Fourthly, the kiosco is institutionally connected to the chronic unemployment (15%-20% recently) and underemployment (35% recently) in Argentina, as well as the precarious economic conditions of pensioners living on fixed incomes.  A kiosco requires a relatively small investment to initiate (namely, obtaining a kiosco license, minor construction work and stocking a small inventory) and is inexpensive to operate (namely, the electricity bills, plus the time for an unskilled person, often the owner, who is unemployed otherwise).

Today, many small traditional institutions are being threatened by mass marketers.  For example, small independent bookstores find it difficult to compete against super bookstore chains which have huge economies of scale that enable them to offer many more book titles at sharp discounts.  In this age of hypermarts and megamalls, could the mom-and-pop hole-in-the-wall kiosco be an endangered species?

We will now cite some survey data from the TGI Argentina study.  The relevant part of this study is based upon 2,954 persons between the ages of 12 and 75 years old in Gran Buenos Aires interviewed in 2001.  The next graph shows the types of shopping places that these survey respondents have patronized in the previous 4 weeks.  38% of the people patronized kioscos during this time period.

The next graph shows the patronage of kioscos broken out by age/sex.  The higher incidences of patronage among the younger people reflect the fact that candies and cigarettes are more likely to be purchased by them.

From the survey data presented here, we can draw a couple of conclusions.  By virtue of its smallness, the kiosco is not the bakery where the daily bread is purchased, it is not the supermarket where groceries and household products are purchased for the entire week, it is not the marketplace where fresh meat and vegetables are purchased, and it is not the shopping mall where clothes, music recordings and books are purchased.  The kiosco is the neighborhood place where people can buy small items such as candies and cigarettes quickly and conveniently.  These are just the things that one would not never go into a Carrefour hypermart and get on one of the 20 long checkout lines to pay for.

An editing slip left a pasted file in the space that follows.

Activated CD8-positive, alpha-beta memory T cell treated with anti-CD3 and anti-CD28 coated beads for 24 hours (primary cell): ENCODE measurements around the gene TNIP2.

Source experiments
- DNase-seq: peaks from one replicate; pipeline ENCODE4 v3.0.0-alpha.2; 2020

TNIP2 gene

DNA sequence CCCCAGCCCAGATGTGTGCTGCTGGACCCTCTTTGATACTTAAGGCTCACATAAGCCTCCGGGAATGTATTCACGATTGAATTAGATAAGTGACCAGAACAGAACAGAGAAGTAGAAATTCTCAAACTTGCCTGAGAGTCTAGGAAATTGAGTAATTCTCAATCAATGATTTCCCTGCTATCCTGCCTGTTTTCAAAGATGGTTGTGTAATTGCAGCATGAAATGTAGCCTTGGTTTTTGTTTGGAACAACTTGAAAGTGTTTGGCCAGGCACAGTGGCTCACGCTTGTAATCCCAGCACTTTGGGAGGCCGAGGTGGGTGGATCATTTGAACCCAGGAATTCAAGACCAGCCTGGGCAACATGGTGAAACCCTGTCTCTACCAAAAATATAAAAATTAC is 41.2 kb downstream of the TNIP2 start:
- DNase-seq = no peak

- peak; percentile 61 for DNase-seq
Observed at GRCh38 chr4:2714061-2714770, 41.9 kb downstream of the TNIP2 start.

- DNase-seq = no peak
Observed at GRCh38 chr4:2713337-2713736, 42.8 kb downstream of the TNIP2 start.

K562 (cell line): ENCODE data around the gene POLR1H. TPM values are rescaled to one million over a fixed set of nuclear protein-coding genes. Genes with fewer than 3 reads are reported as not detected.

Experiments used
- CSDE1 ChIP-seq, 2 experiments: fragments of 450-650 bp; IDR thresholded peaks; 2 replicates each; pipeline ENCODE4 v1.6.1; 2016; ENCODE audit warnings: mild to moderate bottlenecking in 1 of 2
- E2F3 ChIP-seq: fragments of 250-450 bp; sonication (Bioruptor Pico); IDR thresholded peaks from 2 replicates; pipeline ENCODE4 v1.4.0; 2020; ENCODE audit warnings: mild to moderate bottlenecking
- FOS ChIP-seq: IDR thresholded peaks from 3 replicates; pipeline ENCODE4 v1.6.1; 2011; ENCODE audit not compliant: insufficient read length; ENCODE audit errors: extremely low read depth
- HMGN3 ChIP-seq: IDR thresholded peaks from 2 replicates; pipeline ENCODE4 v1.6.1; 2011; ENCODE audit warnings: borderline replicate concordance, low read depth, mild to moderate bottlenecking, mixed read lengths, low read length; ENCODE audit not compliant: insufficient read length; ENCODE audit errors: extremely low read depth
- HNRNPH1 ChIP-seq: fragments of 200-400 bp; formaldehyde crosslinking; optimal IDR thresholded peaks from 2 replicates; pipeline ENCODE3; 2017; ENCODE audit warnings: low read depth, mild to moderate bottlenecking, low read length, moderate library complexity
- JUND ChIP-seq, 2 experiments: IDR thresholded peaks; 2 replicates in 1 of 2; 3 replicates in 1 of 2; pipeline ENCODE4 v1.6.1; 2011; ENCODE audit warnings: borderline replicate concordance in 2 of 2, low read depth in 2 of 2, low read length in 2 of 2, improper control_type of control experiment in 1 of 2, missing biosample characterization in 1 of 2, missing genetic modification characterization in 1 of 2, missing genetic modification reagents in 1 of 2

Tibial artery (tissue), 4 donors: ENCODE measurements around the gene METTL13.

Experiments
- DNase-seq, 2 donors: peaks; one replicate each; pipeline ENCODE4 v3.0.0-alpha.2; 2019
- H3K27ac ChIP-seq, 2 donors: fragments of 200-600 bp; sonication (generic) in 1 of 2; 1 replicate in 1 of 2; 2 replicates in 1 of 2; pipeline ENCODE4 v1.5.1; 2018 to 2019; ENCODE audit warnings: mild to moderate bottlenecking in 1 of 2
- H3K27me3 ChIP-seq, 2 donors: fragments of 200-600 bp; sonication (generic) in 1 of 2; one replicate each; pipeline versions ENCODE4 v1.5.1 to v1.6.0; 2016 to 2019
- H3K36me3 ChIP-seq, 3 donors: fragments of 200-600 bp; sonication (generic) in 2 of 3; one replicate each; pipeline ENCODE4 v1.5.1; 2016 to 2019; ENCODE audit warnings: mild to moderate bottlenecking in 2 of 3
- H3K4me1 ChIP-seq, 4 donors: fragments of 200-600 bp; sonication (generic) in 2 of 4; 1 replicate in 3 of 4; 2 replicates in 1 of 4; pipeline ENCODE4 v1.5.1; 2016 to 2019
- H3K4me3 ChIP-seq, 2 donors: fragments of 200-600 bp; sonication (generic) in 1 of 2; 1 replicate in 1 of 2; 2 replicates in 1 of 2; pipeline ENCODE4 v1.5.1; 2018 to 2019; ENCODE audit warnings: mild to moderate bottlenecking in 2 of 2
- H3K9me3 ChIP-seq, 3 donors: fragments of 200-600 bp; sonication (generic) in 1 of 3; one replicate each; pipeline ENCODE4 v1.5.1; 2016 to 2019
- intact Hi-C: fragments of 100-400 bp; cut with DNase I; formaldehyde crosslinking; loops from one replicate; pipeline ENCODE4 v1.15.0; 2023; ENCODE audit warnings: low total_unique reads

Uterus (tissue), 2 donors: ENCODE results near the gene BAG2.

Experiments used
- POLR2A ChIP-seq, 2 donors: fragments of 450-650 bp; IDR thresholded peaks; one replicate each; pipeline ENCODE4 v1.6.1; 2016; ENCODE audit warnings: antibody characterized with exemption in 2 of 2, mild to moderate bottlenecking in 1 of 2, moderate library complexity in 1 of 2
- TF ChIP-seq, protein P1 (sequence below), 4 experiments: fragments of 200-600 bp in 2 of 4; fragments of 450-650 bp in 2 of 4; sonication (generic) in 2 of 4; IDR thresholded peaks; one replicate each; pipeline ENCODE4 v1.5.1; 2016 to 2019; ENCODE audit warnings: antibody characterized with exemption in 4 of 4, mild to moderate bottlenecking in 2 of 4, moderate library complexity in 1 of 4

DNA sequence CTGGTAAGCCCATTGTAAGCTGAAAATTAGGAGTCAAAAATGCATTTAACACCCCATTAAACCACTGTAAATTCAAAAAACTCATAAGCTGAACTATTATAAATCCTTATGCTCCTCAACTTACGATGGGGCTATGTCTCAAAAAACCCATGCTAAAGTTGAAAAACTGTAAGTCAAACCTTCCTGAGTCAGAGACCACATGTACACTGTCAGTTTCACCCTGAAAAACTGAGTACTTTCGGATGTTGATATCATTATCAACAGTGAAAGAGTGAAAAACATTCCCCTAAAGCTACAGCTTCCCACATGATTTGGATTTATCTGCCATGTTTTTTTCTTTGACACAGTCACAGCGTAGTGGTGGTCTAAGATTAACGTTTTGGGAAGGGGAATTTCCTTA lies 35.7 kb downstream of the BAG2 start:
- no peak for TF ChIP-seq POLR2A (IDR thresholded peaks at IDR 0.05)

Of course, this is no guarantee for the kioscos to endure forever in Buenos Aires.  As we suggested, the presence of kioscos is inextricably linked to the chronic unemployment and underemployment over the past few decades, and they may persist until those underlying economic problems are eliminated.  As a contrast, we can look at Japan, which is a country with a history of labor shortage and an aversion towards importing foreign laborers.  Today, Japanese streets are lined with numerous vending machines that sell candies, soft drinks, condoms, lotteries, newspapers, magazines, adult erotic comic books and even smelly little girls' panties for sexual perverts.  But while the vending machine may be a streamlined model of economic efficiency, somehow we think that we prefer the more intimate and personable kiosco.

(posted by Roland Soong, 9/18/2001)